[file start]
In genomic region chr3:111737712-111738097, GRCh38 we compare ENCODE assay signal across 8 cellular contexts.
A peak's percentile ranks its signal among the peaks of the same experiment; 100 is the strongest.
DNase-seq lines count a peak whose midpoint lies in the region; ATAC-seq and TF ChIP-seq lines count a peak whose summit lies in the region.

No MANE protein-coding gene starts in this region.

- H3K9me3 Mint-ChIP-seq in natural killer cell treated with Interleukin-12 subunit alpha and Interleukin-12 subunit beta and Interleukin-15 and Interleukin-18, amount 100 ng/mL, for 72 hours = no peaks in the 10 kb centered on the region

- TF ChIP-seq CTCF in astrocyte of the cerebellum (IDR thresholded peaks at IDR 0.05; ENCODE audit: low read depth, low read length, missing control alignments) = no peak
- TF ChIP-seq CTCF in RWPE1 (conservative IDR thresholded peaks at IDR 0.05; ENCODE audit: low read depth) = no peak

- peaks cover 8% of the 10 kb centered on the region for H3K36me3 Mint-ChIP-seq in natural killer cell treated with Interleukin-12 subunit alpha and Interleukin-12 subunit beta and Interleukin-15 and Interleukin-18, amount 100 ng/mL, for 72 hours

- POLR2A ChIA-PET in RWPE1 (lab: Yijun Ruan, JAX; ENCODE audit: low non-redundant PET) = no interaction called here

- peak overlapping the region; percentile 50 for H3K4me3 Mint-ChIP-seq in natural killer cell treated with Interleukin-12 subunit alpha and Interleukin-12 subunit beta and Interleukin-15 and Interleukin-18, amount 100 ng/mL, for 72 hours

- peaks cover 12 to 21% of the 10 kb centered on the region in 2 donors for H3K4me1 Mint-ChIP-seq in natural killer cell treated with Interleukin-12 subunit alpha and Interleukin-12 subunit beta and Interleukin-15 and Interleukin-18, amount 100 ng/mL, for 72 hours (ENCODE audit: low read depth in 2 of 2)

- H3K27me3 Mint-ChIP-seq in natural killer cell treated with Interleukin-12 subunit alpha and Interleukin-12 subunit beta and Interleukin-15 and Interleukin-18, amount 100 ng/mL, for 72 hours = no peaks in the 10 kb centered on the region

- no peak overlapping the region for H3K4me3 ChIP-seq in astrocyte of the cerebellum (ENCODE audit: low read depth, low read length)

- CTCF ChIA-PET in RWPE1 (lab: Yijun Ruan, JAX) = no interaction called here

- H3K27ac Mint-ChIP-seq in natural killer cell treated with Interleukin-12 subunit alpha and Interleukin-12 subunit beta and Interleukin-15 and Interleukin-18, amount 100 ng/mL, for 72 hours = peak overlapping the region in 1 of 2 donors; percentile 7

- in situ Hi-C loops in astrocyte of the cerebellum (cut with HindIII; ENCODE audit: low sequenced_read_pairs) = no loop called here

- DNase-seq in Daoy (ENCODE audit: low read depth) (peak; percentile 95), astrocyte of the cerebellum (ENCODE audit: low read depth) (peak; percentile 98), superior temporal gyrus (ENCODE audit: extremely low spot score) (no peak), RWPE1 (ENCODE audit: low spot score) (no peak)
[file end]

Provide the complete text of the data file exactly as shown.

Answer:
In genomic region chr3:111737712-111738097, GRCh38 we compare ENCODE assay signal across 8 cellular contexts.
A peak's percentile ranks its signal among the peaks of the same experiment; 100 is the strongest.
DNase-seq lines count a peak whose midpoint lies in the region; ATAC-seq and TF ChIP-seq lines count a peak whose summit lies in the region.

No MANE protein-coding gene starts in this region.

- H3K9me3 Mint-ChIP-seq in natural killer cell treated with Interleukin-12 subunit alpha and Interleukin-12 subunit beta and Interleukin-15 and Interleukin-18, amount 100 ng/mL, for 72 hours = no peaks in the 10 kb centered on the region

- TF ChIP-seq CTCF in astrocyte of the cerebellum (IDR thresholded peaks at IDR 0.05; ENCODE audit: low read depth, low read length, missing control alignments) = no peak
- TF ChIP-seq CTCF in RWPE1 (conservative IDR thresholded peaks at IDR 0.05; ENCODE audit: low read depth) = no peak

- peaks cover 8% of the 10 kb centered on the region for H3K36me3 Mint-ChIP-seq in natural killer cell treated with Interleukin-12 subunit alpha and Interleukin-12 subunit beta and Interleukin-15 and Interleukin-18, amount 100 ng/mL, for 72 hours

- POLR2A ChIA-PET in RWPE1 (lab: Yijun Ruan, JAX; ENCODE audit: low non-redundant PET) = no interaction called here

- peak overlapping the region; percentile 50 for H3K4me3 Mint-ChIP-seq in natural killer cell treated with Interleukin-12 subunit alpha and Interleukin-12 subunit beta and Interleukin-15 and Interleukin-18, amount 100 ng/mL, for 72 hours

- peaks cover 12 to 21% of the 10 kb centered on the region in 2 donors for H3K4me1 Mint-ChIP-seq in natural killer cell treated with Interleukin-12 subunit alpha and Interleukin-12 subunit beta and Interleukin-15 and Interleukin-18, amount 100 ng/mL, for 72 hours (ENCODE audit: low read depth in 2 of 2)

- H3K27me3 Mint-ChIP-seq in natural killer cell treated with Interleukin-12 subunit alpha and Interleukin-12 subunit beta and Interleukin-15 and Interleukin-18, amount 100 ng/mL, for 72 hours = no peaks in the 10 kb centered on the region

- no peak overlapping the region for H3K4me3 ChIP-seq in astrocyte of the cerebellum (ENCODE audit: low read depth, low read length)

- CTCF ChIA-PET in RWPE1 (lab: Yijun Ruan, JAX) = no interaction called here

- H3K27ac Mint-ChIP-seq in natural killer cell treated with Interleukin-12 subunit alpha and Interleukin-12 subunit beta and Interleukin-15 and Interleukin-18, amount 100 ng/mL, for 72 hours = peak overlapping the region in 1 of 2 donors; percentile 7

- in situ Hi-C loops in astrocyte of the cerebellum (cut with HindIII; ENCODE audit: low sequenced_read_pairs) = no loop called here

- DNase-seq in Daoy (ENCODE audit: low read depth) (peak; percentile 95), astrocyte of the cerebellum (ENCODE audit: low read depth) (peak; percentile 98), superior temporal gyrus (ENCODE audit: extremely low spot score) (no peak), RWPE1 (ENCODE audit: low spot score) (no peak)